Let’s be real: Men’s “advice” to women about sexual assault prevention has historically not been useful. (While they don’t typically advise fellow men about not getting raped, perhaps because they prefer to pretend that doesn’t happen, I doubt that advice would be any more useful.) Most of it requires either comic book-esque feats of physical strength or dexterity, or completely restricting our lives and never appearing outdoors without a trusted male escort. Never drinking, never partying, never walking alone (especially not at night), never flirting, never going on dates.
Some men (not all men!) get a little indignant at this and insist that “you can’t just tell rapists not to rape.” That’s correct, you can’t. You can, however, signal to them that you are the sort of man who won’t stand by and allow rape to happen around you. You can say, “Leave her alone, she’s had too much to drink and she’s not interested,” and they’ll know that if you see them leading her away and the police question you later, you’ll tell the truth. You can say, “Only ‘yes’ means yes,” and their conviction that pestering and coercing women is “just what guys do” will start to fade, because here’s another bit of evidence that it’s not, in fact, what all guys do. You can say, “I didn’t invite him to the party because he raped someone,” and they’ll start to realize that rape can actually have negative social consequences for them.
(Disclaimer: Do not rape because it’s abhorrent and wrong, not because it will put a dent in your social calendar.)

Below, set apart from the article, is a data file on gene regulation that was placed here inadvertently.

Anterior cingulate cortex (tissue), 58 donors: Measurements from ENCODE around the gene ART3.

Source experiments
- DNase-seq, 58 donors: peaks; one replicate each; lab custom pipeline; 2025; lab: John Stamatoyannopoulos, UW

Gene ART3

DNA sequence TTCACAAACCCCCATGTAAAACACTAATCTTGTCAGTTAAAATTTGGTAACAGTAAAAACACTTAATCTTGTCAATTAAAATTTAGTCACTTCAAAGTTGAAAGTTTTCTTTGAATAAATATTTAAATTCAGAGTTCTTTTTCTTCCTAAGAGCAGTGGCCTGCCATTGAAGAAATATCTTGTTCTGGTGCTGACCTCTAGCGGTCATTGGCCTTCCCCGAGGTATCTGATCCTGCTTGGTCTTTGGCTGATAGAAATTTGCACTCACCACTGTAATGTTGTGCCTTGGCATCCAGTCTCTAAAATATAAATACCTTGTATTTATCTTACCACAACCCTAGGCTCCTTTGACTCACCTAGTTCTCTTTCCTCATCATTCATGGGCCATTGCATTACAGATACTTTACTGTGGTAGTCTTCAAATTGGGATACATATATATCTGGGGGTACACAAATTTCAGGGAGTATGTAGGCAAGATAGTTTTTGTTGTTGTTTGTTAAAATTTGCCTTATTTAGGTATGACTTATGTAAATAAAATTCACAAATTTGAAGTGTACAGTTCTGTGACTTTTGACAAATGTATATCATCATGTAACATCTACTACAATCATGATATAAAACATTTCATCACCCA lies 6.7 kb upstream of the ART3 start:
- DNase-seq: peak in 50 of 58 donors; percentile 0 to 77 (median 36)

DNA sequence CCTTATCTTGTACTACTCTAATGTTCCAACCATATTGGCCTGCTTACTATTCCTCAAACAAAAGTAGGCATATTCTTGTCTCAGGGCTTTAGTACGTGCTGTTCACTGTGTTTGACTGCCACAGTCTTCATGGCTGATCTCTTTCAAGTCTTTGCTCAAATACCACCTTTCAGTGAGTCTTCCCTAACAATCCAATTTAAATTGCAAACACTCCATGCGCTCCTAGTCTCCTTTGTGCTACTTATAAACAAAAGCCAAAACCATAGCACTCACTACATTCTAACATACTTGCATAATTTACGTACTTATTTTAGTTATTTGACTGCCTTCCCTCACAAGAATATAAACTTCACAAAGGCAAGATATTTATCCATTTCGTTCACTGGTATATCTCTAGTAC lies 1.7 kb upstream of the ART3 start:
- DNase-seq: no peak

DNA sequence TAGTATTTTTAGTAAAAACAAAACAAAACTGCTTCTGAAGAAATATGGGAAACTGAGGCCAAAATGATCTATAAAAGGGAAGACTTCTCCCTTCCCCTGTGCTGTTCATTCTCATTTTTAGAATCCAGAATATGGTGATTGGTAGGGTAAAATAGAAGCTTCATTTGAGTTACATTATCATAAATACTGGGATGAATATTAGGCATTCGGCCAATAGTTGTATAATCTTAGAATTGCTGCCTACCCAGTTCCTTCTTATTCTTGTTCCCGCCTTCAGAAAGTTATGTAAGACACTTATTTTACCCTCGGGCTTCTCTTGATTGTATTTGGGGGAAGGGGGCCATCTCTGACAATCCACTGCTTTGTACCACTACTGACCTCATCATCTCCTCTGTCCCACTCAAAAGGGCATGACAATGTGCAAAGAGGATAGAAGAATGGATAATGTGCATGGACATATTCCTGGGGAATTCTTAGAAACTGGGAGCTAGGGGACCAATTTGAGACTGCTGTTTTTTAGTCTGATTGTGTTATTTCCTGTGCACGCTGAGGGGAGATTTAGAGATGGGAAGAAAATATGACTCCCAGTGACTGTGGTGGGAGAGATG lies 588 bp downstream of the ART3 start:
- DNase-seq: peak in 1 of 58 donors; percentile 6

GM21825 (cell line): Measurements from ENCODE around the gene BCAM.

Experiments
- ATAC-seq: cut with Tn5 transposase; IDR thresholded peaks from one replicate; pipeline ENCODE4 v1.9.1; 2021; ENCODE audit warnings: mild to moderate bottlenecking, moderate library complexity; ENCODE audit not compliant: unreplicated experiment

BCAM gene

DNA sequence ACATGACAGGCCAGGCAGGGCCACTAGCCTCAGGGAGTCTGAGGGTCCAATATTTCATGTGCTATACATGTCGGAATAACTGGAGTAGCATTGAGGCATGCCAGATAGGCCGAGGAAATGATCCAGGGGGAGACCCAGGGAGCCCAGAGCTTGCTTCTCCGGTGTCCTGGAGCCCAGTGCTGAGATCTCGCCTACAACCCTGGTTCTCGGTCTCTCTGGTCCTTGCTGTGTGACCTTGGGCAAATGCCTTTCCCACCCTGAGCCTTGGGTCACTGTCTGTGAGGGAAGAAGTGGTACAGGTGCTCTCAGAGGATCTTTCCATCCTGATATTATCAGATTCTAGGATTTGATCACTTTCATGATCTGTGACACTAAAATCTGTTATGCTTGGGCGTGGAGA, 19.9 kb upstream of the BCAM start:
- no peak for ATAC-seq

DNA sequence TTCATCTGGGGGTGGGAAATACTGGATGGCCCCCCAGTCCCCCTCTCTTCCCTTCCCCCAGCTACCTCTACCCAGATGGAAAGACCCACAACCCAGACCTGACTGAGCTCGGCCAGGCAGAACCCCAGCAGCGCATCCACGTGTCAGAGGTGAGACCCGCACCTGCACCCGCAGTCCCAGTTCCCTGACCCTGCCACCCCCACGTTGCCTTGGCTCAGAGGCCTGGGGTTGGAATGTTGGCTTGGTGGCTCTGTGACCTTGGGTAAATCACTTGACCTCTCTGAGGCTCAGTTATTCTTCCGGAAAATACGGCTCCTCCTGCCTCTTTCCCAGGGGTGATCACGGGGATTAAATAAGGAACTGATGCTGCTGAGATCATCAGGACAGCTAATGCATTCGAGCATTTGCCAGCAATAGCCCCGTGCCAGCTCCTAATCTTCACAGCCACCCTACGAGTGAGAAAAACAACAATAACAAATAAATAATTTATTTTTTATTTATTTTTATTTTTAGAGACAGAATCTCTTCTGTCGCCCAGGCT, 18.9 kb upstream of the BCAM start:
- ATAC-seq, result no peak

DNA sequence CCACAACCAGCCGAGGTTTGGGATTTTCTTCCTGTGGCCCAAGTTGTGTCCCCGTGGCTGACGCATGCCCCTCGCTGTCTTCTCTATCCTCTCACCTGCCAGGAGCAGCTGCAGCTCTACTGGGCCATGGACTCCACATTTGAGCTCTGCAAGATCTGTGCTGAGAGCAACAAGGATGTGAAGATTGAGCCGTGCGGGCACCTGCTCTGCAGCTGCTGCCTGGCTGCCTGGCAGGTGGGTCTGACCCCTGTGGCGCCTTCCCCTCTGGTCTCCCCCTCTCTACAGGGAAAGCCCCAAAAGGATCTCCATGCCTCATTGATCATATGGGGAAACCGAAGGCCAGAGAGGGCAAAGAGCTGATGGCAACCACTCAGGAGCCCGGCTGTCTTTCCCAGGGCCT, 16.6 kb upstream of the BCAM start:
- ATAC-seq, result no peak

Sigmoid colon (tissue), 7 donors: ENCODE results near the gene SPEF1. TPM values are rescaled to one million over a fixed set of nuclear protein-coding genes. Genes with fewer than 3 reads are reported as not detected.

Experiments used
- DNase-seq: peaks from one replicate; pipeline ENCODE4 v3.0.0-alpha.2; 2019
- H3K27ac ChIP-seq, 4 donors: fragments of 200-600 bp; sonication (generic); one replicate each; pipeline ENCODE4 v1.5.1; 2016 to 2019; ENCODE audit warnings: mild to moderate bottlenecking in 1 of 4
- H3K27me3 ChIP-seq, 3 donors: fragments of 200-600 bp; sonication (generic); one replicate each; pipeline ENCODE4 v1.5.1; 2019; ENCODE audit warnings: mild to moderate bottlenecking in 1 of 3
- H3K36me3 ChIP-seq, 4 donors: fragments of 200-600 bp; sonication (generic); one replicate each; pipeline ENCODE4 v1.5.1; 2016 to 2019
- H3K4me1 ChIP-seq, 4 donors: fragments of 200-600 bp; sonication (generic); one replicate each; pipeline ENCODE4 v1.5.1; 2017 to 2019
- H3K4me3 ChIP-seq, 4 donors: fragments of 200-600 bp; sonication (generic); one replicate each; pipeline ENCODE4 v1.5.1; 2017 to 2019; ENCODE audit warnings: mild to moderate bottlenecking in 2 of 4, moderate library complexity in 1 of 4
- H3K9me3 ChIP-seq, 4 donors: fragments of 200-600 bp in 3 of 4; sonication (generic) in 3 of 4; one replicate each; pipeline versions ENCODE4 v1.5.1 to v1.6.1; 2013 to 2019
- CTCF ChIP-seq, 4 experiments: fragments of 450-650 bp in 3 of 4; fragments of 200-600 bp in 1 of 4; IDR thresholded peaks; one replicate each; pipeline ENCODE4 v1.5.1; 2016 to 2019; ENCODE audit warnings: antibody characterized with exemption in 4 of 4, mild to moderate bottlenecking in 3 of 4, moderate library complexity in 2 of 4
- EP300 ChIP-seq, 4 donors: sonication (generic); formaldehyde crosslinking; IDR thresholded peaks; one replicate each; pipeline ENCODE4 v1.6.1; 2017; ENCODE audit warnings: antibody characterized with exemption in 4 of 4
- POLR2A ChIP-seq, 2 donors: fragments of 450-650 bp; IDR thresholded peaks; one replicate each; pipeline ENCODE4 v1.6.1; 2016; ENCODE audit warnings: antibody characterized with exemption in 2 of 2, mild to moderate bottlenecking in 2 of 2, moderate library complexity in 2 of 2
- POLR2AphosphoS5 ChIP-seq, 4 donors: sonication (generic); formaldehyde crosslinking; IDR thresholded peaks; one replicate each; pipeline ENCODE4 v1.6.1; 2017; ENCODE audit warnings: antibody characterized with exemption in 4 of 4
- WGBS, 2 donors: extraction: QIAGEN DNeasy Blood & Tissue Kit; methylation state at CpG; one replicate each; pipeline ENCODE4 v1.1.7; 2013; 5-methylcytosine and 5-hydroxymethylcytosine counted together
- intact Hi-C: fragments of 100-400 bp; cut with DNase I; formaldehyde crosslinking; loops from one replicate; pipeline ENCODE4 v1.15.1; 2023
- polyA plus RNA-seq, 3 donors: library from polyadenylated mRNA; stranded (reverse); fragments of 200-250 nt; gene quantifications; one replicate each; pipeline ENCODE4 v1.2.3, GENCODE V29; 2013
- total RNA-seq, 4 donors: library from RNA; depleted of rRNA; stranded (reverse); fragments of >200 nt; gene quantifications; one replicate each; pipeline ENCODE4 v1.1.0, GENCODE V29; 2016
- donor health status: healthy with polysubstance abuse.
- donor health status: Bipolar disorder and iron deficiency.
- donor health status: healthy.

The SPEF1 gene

4) Support survivors.
Support survivors who did everything “right.” Support survivors who didn’t follow any of the “advice.” Support survivors who are non-white, gender-nonconforming, queer, or disabled. Support survivors who tried to fight back. Support survivors who didn’t. Support survivors who flirted with their rapist or even had sex with them before. Support survivors who couldn’t come forward for years. Support survivors who you don’t feel you personally like. Support survivors even when you desperately want to believe they deserved it because that makes you feel safer and more comfortable in the world.
Supporting survivors does not look like this: “Why didn’t you just _____?” “Are you sure that really happened?” “But he’s such a nice guy.” “Come on, you know you wanted her.” “You should’ve _____.” “Well, that was wrong but you shouldn’t ruin their whole life over it.” “I’m not going to take sides on this.” “Well, innocent until proven guilty.”
Supporting survivors looks like this: “I’m sorry this happened to you.” “You didn’t deserve this.” “It wasn’t your fault.” “I want to live to see a world where nobody ever has to go through this.”
Supporting survivors is important not just because it is the only ethically acceptable way to treat them. It’s also important because the more supported survivors feel, the more of them will be able to come forward, sooner.
This may seem like a lot more work than telling women to bite rapists’ penises (or never go outside, or learn to shoot guns, or whatever), but it’s going to work much better. Trying to get women to individually avoid rape is like that joke about being chased by a bear and running faster than your friend. It’s neither a just nor a rational way to prevent violence.
Miri Mogilevsky is a social work graduate student who writes about feminism and politics. She has a B.A. in psychology and writes a blog called Brute Reason.